Jerry W. Ward, Jr., Professor of English at Dillard University, is the author of The Katrina Papers: A Journal of Trauma and Recovery (UNO Press, 2008). Professor Ward has been a faithful guest blogger for the HBW
QUESTION: When you read the title “YOU A BaddDDD SISTAH” in the table of contents for James E. Cherry’s Honoring the Ancestors (Third World Press, 2008), what enables you to know the poem is about Sonia Sanchez?
ANSWER: Cultural literacy and ability to read visual allusions.
Still A Man and Other Stories (Willow Books/Aquarius Press, 2011), the title of James Cherry’s most recent collection of fiction, requires use of cultural literacy to discern its kinship with “The Man Who Saw the Flood.” Use of the 1938 lithograph “Negro Worker” by James L. Wells on the cover of Still a Man activates visual literacy and literary memory of “Man of All Work.” What Cherry demands of us is a signal that he writes from a position of situated necessity.
The fifteen stories in Still a Man may be addressed primarily to a generation of readers who need to explore The Black Male Handbook (2008) edited by Kevin Powell, Ballers of the New School: Race and Sports in America (2010) by Thabiti Lewis, Natasha Trethewey’s Beyond Katrina: A Meditation on the Mississippi Gulf Coast (2010), Shahid Reads His Own Palm (2010) by Reginald Dwayne Betts and Michelle Alexander’s The New Jim Crow: Mass Incarceration in the Age of Colorblindness (2010). While the lithograph may speak in a special way to older readers who treasure such films as Home of the Brave and Nothing But A Man and invite them to sample Cherry’s fictions, all readers can profit and learn much from how Cherry uses clean, surgical prose to create masculine fictions that are neither sexist nor homophobic nor overbearingly strident.The stories “Code of Honor,” “Home,” and “Missing Mama” are, for me, transparent instances of Cherry’s skill in dealing with class and gender, desire and yearning, race and homophobia, tolerance and hypocrisy ---all of these being plagues in the twenty-first century American and Western mindscapes.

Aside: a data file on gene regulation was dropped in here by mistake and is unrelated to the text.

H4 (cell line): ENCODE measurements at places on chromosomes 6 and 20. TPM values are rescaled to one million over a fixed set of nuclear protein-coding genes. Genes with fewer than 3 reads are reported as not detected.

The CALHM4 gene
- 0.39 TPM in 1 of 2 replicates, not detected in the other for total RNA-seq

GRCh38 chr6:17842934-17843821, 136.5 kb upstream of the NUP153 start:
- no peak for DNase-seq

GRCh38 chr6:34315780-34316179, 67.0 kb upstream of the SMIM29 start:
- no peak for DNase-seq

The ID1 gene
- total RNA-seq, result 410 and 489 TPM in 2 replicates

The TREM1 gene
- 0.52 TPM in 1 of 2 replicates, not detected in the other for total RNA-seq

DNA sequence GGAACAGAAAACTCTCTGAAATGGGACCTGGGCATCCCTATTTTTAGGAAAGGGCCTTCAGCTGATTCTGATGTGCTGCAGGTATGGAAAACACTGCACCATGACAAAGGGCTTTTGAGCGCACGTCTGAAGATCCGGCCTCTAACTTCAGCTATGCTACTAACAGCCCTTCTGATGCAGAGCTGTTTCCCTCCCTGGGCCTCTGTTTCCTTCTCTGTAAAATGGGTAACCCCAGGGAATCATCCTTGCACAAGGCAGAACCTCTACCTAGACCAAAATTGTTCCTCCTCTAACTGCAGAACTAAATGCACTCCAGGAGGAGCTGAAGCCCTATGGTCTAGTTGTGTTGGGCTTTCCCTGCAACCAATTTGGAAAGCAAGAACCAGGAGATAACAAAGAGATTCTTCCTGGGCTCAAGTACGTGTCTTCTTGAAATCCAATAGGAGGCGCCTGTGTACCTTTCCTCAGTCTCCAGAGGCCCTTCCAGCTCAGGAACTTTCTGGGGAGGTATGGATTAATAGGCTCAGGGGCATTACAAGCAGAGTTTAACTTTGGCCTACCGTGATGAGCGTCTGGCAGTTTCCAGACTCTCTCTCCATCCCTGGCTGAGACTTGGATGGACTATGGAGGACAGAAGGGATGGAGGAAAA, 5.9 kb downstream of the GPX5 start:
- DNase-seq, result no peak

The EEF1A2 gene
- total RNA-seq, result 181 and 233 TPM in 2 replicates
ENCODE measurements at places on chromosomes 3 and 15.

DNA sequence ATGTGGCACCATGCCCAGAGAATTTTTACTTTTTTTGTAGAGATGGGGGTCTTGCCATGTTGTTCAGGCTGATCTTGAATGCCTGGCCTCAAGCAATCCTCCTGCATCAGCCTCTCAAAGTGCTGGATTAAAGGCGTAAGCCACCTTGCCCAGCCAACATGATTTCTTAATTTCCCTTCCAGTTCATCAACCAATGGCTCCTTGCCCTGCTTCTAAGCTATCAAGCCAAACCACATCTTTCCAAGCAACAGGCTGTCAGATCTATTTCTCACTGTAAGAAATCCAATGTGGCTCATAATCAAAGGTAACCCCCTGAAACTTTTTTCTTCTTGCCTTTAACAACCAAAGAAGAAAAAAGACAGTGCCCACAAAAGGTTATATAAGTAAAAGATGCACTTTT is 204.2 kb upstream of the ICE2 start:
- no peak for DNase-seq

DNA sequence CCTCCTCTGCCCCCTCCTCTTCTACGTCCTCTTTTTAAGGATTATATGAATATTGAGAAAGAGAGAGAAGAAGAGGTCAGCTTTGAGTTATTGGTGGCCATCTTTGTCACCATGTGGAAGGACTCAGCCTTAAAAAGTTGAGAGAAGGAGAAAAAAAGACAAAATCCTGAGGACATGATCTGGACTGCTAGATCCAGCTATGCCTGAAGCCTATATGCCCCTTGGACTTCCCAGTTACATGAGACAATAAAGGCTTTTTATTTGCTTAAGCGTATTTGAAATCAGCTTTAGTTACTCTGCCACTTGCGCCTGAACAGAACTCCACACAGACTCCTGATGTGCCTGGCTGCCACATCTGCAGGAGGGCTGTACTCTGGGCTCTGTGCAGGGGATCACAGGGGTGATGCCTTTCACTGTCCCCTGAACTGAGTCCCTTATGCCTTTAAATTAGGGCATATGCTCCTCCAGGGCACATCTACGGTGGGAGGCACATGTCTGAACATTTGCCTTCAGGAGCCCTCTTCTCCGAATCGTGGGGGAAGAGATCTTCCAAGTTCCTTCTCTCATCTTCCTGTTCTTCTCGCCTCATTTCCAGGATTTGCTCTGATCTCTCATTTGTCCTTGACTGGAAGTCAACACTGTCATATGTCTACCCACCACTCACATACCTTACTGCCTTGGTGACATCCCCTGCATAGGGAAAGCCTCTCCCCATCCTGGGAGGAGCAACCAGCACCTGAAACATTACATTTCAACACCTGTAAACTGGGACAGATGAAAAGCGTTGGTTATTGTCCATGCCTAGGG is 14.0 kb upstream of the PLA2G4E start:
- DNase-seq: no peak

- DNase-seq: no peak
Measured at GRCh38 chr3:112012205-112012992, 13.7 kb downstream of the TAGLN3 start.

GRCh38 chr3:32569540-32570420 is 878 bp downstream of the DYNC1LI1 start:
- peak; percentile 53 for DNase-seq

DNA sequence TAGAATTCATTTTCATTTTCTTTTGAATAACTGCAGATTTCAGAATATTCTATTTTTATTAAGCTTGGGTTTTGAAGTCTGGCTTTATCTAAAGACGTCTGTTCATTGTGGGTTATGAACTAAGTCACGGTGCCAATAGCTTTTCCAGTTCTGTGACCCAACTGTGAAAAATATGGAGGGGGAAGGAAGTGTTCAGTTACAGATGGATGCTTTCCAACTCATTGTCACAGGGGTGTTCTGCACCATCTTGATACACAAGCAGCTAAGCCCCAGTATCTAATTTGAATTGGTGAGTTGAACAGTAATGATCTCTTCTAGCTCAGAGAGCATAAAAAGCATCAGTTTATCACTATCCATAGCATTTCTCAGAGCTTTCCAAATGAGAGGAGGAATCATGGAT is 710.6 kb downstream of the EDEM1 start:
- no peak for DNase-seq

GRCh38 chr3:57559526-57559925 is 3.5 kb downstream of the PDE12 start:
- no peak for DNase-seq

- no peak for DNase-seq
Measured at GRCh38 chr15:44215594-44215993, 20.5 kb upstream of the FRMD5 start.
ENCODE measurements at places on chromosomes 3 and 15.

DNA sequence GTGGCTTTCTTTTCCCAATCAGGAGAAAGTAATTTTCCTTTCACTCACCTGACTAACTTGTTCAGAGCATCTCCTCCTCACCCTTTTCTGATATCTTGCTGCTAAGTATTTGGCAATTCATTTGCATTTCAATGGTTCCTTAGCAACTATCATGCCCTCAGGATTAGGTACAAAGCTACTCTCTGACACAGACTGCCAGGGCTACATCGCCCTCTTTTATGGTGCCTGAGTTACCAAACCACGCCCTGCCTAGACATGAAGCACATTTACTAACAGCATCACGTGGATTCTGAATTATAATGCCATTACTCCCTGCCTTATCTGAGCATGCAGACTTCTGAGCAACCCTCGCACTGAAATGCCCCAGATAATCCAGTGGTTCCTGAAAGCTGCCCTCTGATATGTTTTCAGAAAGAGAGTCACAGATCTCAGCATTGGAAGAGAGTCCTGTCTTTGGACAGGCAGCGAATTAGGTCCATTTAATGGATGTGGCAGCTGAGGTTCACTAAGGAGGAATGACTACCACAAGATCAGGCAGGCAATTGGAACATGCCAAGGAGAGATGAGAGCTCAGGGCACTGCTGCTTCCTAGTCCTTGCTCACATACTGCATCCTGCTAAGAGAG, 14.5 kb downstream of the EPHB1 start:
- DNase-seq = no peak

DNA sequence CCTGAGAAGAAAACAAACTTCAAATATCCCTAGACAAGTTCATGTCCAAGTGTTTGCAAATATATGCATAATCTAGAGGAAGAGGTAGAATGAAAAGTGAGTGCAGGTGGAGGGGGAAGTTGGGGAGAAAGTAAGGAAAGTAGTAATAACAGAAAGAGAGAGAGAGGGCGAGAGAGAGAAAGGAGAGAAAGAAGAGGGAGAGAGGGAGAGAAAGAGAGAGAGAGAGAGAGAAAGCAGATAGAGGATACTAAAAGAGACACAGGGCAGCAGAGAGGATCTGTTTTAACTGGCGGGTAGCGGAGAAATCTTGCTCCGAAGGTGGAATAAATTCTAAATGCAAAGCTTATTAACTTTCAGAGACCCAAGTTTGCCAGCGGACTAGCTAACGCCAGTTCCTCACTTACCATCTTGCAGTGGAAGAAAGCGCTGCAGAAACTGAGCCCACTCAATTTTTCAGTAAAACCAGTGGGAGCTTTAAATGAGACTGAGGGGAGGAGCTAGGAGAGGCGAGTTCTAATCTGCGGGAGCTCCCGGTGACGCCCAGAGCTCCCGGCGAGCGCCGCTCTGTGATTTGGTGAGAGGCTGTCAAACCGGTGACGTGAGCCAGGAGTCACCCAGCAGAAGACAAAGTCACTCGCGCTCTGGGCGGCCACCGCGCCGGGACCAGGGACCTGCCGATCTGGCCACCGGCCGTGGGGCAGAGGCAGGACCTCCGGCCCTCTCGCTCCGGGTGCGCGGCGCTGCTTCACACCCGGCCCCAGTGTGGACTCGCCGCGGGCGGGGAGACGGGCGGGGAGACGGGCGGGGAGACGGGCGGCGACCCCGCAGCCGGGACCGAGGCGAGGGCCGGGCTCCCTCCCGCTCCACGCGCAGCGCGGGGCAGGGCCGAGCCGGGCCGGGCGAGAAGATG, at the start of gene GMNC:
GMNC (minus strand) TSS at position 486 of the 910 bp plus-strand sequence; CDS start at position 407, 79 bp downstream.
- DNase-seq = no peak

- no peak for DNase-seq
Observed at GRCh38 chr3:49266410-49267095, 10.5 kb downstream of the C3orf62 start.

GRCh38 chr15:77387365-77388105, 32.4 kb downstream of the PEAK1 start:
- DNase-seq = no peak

Like the stories in I Got Somebody in Staunton by William Henry Lewis and Lost in the City by Edward P. Jones, Cherry’s stories are brutally realistic refusals to mourn what is most deplorable in life in the United States from African American male perspectives. They are, in the words of Keith Clark from Black Manhood in James Baldwin, Ernest J. Gaines, and August Wilson (2004), “diverse artistic strategies and multifaceted portraitures” which open “a discursive space for more expansive fictive and critical praxes” (9). The less-is-more aesthetic informing Still a Man compels a reader to ponder extensively.
It has been proposed in The Cambridge History of African American Literature, with reference to Cherry’s first novel Shadow of Light (2008), that he is “one of the newer voices of black detective fiction” (664). Nevertheless, in reading Cherry, one must consider as Stephen Soitos does in The Blues Detective (1996), that vernacular detection defies imprisonment in Western jails of genre. In this regard, Chester Himes, Ishmael Reed, and Walter Mosley are exemplary outlaws. Cherry’s vernacular detection comes from a tradition where a simple story pulls a reader into a vortex of thematic complexity. Still a Man is a powerful book that speaks convincingly of intersectionality, of the inter- and intra-ethnic confluences wherein readers dwell.